This year's Irish moss harvest on P.E.I. has been abysmal, with about five per cent of what was harvested a decade ago being raked up.
The seaweed is a source of carrageenan, a thickening agent used in food processing. Ronnie Costain, one of three seaweed buyers in western P.E.I., said 10 years ago rakers would have harvested a couple of millions of pounds of Irish moss on the west coast by now. This year, Costain says it's been 100,000 pounds (40,000 kg).
Costain said if things don't improve he'll have to close early. He used to employ up to 12 workers for four months. This year, Costain worries it'll only be 5 weeks.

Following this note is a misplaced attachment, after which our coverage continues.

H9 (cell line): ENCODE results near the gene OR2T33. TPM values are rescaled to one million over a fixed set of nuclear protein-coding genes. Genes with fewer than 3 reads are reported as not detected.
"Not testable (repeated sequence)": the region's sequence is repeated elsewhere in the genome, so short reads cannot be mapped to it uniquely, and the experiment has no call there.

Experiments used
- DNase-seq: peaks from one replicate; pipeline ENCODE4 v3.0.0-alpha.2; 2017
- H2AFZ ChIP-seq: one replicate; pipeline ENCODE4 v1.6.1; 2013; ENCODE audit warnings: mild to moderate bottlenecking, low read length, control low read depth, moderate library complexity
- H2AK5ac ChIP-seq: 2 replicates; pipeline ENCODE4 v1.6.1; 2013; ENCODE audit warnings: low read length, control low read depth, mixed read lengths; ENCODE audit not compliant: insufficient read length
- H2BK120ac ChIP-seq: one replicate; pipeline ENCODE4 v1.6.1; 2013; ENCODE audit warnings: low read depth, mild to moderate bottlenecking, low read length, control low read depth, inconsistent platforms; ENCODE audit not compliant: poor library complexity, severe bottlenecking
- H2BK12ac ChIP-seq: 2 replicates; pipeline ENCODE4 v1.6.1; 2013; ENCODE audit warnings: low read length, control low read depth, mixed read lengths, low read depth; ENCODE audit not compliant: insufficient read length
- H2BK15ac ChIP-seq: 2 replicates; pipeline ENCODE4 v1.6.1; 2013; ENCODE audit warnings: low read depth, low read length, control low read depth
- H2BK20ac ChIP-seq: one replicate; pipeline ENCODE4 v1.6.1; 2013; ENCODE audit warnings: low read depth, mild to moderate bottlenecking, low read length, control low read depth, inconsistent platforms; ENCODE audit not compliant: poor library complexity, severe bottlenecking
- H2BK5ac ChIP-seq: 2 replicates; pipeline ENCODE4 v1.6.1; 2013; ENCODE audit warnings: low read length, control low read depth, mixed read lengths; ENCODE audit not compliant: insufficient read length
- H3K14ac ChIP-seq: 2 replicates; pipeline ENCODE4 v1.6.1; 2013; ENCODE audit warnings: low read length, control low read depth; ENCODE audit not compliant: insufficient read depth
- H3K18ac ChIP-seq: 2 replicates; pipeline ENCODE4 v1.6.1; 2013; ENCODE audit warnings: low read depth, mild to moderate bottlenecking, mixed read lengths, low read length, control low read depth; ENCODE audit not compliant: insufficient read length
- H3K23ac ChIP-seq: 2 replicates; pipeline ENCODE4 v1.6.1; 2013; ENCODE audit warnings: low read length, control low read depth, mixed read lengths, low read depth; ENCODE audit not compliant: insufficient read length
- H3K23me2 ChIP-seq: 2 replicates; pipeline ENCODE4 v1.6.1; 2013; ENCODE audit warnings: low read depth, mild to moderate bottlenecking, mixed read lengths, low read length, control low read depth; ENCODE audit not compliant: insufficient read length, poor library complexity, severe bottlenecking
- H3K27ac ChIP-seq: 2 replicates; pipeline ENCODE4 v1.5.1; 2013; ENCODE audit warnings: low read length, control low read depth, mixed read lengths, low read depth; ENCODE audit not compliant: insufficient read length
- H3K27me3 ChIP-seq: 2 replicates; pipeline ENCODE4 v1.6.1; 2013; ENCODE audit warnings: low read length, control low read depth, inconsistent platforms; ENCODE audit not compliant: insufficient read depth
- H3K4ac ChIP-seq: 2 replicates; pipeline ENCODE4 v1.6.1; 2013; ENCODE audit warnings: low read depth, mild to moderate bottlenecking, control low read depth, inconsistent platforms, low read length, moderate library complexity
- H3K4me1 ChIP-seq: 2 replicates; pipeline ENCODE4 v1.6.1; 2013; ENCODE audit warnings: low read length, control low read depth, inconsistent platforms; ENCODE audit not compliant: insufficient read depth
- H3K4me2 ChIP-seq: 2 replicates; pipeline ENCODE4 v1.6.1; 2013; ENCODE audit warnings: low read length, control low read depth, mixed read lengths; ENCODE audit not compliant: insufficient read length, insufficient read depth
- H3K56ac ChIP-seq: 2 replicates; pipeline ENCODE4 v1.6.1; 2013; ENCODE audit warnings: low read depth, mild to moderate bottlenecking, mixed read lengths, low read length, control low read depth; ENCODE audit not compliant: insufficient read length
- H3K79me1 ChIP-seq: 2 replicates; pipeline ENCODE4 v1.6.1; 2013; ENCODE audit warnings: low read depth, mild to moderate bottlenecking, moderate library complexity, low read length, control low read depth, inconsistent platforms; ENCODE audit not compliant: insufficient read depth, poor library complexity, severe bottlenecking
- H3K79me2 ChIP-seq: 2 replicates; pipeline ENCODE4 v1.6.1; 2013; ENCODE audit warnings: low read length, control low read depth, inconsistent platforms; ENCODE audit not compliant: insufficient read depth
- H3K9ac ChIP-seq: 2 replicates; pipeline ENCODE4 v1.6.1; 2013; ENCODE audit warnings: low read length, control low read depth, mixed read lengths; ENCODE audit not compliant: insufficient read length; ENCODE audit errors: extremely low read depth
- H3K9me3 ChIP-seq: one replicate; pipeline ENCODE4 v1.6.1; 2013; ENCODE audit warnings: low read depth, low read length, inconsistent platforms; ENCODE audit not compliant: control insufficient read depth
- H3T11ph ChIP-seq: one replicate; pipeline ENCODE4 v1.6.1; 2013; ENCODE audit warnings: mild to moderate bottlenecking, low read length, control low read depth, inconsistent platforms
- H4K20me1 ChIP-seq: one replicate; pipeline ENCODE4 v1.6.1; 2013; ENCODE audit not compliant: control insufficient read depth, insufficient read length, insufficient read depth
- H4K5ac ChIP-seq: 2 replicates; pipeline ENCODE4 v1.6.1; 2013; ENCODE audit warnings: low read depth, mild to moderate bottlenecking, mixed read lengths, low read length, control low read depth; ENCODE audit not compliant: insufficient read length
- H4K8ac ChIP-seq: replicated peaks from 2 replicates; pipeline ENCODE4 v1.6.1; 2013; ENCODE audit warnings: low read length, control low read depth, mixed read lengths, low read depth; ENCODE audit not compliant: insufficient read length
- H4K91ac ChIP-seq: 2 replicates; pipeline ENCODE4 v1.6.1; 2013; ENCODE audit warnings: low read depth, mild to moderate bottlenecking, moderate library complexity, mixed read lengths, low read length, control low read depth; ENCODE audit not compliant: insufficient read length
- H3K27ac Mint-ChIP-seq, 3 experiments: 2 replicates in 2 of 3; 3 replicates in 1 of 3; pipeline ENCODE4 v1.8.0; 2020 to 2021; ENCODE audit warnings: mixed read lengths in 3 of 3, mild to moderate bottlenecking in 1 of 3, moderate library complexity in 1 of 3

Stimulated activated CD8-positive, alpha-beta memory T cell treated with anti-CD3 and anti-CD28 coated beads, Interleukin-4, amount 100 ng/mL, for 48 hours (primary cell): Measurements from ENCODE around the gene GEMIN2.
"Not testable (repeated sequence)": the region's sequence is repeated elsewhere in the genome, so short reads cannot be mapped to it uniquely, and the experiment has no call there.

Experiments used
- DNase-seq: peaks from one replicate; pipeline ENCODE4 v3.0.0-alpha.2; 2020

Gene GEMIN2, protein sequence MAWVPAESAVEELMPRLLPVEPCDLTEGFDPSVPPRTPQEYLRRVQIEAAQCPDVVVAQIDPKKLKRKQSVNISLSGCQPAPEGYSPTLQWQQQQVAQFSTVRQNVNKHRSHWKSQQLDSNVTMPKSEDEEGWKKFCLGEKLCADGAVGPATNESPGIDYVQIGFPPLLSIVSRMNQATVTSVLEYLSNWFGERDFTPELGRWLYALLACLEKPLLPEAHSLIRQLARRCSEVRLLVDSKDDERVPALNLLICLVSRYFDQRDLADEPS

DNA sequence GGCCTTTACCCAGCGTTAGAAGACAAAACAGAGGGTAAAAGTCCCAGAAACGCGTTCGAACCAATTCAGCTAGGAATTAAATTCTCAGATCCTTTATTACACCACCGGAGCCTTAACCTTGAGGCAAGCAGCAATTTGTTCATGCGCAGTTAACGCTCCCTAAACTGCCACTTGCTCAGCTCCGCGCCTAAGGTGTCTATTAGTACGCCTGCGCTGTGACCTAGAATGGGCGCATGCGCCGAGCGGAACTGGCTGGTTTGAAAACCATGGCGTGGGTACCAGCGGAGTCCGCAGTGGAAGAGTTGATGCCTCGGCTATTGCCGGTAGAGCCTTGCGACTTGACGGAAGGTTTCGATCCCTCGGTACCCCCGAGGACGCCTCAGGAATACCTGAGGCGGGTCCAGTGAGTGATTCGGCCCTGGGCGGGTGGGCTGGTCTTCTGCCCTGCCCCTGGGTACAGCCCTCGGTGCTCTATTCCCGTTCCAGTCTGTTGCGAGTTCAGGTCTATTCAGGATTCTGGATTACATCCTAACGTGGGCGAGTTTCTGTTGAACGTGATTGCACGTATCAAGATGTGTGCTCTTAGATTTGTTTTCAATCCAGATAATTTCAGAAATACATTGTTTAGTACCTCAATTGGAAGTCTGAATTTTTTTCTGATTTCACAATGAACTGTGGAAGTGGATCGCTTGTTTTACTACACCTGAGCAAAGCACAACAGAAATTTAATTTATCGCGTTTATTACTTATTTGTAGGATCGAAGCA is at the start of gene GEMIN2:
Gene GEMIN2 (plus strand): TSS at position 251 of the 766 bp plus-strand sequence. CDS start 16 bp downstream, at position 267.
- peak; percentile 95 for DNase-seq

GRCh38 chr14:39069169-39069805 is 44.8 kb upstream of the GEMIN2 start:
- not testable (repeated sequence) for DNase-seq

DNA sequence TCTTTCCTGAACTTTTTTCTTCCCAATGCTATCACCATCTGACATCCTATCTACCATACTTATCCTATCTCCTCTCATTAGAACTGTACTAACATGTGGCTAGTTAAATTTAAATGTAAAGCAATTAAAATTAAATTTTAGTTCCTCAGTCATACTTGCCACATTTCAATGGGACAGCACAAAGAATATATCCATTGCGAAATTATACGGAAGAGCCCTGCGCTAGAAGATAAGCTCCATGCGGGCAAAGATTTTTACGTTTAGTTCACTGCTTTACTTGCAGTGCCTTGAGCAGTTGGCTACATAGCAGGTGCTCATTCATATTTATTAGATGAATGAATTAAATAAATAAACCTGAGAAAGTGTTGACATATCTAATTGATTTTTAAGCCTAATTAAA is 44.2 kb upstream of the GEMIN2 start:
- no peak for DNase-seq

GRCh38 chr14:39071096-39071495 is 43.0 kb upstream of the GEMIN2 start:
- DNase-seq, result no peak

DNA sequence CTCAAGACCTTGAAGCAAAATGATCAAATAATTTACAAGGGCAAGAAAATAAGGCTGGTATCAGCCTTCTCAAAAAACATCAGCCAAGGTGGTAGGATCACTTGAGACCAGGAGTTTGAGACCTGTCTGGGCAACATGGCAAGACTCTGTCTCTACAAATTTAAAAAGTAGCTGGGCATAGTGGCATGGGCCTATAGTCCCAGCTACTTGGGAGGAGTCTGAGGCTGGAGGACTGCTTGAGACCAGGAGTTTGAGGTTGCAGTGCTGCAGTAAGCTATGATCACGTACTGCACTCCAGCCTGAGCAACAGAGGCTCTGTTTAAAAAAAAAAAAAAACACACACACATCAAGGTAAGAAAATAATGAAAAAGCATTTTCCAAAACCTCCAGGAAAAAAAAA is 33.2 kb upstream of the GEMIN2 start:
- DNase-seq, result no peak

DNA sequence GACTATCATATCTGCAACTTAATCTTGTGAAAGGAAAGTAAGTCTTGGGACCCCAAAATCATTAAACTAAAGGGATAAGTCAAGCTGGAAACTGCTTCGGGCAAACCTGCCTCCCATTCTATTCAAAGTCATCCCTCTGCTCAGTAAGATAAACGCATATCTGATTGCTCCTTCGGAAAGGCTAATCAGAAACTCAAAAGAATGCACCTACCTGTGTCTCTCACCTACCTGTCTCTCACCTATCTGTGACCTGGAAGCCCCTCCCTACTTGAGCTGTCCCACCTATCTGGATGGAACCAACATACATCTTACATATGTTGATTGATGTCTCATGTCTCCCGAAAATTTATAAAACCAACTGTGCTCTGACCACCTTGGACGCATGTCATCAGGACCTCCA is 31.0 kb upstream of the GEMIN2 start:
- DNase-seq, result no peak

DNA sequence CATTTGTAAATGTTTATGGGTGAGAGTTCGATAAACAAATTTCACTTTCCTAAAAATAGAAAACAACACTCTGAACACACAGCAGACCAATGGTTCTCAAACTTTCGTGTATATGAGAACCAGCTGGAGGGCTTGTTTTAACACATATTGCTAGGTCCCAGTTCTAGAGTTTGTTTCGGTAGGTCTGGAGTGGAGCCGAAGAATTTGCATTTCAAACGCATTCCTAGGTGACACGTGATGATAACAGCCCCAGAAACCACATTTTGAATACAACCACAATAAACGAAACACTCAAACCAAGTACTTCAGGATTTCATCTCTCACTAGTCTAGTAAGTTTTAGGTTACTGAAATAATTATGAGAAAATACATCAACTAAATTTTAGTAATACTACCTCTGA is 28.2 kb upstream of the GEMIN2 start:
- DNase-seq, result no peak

"It's having quite an impact," he said.
"Especially now when mackerel and herring, there's been none of them for a couple of years. So really all the fishermen have to fall back on is lobsters, where they used to make maybe a third of their income from Irish moss."
One of the Island's three buyers has not opened yet, and is waiting to see if the harvest will improve.
Costain says the problem is an invasive seaweed, called fucellaria, which is choking out the Irish moss beds. There is a market for fucellaria as well, but it goes for just six cents a pound where Irish moss is worth twice that.